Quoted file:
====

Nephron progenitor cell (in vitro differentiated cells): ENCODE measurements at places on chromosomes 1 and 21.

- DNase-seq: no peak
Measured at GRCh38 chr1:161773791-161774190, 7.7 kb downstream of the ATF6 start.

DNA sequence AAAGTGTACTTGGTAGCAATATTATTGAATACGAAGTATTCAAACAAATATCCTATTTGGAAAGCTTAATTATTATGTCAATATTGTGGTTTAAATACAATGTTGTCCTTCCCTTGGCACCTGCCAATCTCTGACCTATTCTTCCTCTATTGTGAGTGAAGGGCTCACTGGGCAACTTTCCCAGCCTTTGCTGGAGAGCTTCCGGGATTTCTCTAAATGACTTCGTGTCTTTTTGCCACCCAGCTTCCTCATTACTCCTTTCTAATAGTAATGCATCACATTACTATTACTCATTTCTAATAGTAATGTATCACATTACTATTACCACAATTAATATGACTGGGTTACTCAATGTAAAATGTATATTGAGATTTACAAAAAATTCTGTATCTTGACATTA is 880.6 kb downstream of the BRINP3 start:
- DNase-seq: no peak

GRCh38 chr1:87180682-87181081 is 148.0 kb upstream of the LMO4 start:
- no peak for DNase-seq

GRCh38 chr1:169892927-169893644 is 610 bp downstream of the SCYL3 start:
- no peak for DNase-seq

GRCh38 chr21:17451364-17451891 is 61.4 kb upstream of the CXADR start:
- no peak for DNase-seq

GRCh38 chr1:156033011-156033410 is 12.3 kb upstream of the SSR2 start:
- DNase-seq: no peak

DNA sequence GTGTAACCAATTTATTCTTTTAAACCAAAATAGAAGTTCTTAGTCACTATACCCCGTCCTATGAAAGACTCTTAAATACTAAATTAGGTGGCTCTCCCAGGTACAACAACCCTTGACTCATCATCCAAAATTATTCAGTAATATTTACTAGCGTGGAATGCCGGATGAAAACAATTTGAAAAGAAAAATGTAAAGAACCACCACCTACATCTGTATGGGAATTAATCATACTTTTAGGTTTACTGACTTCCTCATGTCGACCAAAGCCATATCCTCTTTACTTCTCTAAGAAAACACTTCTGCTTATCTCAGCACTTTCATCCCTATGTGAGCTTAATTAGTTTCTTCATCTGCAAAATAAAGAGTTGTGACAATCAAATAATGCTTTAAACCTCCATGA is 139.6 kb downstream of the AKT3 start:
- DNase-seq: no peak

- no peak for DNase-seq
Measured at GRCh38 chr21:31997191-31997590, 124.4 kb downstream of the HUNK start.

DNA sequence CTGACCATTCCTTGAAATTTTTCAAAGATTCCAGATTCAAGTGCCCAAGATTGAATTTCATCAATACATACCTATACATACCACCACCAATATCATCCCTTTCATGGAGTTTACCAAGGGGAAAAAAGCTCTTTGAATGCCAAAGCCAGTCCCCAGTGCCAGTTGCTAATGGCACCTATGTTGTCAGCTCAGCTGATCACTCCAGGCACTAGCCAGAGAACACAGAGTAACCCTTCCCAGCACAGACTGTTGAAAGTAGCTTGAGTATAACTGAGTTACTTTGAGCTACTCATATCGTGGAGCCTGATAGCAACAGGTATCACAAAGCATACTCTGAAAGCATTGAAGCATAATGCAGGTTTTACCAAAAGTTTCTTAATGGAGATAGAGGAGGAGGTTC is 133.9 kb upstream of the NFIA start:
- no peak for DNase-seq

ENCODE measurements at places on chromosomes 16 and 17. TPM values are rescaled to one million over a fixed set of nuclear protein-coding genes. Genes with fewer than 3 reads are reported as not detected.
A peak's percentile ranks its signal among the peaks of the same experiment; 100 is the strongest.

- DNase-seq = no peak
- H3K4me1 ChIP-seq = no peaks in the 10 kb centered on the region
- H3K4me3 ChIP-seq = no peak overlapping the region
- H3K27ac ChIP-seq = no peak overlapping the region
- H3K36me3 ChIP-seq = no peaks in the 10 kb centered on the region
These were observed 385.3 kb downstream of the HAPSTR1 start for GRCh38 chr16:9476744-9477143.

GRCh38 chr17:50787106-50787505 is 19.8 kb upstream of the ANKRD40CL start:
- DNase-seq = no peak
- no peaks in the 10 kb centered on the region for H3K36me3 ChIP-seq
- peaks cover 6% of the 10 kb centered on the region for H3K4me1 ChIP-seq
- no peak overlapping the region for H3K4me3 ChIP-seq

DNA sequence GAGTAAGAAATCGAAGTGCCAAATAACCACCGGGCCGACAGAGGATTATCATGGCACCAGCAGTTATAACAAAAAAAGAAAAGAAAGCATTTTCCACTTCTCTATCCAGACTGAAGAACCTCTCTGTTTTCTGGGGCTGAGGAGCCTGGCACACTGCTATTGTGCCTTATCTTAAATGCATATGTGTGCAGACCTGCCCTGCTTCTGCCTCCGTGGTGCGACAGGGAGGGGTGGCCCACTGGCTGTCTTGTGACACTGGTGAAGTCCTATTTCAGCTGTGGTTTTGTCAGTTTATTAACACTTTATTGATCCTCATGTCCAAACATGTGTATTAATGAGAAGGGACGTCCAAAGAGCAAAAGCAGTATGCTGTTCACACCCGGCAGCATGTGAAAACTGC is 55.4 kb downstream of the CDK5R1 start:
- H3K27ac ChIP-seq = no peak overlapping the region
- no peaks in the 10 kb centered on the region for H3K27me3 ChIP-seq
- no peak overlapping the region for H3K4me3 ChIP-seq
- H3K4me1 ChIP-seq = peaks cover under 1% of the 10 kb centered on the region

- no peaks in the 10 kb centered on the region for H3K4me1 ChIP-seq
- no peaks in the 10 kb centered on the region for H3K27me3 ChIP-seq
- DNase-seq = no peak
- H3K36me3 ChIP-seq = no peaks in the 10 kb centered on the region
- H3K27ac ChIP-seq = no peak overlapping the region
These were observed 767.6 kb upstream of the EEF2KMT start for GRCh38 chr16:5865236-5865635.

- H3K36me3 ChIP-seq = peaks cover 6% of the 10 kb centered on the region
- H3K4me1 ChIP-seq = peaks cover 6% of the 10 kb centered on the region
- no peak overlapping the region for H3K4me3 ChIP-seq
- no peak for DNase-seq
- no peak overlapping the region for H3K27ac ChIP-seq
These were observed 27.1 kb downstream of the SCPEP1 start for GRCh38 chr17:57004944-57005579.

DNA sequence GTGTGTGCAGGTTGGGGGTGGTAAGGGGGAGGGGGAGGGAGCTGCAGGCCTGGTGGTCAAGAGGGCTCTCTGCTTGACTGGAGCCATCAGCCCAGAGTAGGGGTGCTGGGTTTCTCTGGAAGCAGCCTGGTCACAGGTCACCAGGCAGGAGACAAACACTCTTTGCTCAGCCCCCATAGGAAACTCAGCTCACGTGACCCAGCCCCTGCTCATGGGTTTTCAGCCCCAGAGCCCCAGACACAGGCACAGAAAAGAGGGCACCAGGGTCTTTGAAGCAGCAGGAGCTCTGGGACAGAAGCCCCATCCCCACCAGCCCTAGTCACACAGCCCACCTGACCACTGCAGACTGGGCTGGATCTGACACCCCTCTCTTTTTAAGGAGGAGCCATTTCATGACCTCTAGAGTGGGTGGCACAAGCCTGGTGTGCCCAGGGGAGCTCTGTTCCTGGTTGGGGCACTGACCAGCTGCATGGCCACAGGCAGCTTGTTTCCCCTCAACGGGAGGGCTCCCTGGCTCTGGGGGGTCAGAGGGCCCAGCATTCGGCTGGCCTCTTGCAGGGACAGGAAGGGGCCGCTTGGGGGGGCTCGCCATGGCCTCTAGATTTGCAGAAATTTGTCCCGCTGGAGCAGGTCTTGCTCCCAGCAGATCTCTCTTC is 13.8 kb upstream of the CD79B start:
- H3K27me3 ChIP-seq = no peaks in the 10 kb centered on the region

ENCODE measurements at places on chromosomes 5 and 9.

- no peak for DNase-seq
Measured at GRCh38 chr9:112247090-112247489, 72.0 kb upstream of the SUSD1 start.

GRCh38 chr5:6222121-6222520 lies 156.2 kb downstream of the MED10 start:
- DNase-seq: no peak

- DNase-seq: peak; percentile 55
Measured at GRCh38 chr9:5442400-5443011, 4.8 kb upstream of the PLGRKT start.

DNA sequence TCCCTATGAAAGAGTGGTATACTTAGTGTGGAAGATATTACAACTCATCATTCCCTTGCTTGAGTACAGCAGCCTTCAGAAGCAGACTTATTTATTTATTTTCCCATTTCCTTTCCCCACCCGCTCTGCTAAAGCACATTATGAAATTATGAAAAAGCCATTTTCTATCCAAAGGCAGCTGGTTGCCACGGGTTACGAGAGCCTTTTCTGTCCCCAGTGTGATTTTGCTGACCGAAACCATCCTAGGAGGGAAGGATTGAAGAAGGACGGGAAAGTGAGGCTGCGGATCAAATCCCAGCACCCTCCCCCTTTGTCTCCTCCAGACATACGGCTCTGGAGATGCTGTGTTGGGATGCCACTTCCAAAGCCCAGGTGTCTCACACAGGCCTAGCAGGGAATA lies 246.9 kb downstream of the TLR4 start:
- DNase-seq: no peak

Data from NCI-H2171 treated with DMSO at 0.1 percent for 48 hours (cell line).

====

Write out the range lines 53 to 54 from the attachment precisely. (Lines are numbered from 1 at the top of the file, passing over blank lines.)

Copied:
- no peak for DNase-seq
Measured at GRCh38 chr9:112247090-112247489, 72.0 kb upstream of the SUSD1 start.